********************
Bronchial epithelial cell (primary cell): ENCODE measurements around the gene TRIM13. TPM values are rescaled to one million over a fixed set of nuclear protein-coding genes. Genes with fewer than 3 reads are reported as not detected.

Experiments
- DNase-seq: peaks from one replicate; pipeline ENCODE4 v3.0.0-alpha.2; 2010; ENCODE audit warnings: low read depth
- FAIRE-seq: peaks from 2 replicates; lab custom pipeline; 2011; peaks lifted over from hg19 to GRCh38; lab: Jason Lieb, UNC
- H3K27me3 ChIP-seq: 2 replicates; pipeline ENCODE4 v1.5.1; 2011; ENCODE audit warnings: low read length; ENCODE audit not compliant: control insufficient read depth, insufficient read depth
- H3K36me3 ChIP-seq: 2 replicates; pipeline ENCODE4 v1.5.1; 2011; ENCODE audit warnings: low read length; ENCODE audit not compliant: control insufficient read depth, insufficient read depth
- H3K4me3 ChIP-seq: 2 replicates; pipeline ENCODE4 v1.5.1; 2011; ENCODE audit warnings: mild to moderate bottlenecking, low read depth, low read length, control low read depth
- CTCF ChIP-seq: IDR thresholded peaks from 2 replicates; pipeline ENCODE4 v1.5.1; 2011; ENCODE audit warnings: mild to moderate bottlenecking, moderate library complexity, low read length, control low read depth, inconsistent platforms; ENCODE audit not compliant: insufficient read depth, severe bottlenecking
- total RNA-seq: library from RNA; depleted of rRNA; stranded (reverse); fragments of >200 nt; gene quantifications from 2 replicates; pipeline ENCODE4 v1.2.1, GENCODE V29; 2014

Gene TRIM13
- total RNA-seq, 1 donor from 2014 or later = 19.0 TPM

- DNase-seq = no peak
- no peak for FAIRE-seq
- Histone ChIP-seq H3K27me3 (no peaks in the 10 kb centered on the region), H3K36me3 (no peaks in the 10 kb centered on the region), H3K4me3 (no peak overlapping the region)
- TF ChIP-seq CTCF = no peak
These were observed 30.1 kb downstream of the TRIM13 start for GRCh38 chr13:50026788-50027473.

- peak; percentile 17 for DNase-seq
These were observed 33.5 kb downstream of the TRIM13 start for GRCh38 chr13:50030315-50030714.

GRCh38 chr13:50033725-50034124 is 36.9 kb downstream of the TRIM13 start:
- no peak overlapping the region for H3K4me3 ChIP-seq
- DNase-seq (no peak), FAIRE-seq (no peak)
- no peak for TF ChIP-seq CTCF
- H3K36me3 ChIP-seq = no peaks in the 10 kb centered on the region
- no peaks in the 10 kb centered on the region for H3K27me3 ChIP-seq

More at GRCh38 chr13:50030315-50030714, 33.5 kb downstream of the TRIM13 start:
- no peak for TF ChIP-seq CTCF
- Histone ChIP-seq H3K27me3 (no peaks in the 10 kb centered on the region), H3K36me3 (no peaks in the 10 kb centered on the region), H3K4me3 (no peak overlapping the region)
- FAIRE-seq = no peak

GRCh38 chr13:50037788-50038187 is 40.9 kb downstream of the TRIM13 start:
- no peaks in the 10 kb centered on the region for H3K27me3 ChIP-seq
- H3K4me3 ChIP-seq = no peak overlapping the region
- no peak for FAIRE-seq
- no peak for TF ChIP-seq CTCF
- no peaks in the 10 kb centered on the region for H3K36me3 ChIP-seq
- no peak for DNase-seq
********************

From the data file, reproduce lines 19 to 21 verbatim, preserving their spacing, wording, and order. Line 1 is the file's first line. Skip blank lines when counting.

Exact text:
GRCh38 chr13:50033725-50034124 is 36.9 kb downstream of the TRIM13 start:
- no peak overlapping the region for H3K4me3 ChIP-seq
- DNase-seq (no peak), FAIRE-seq (no peak)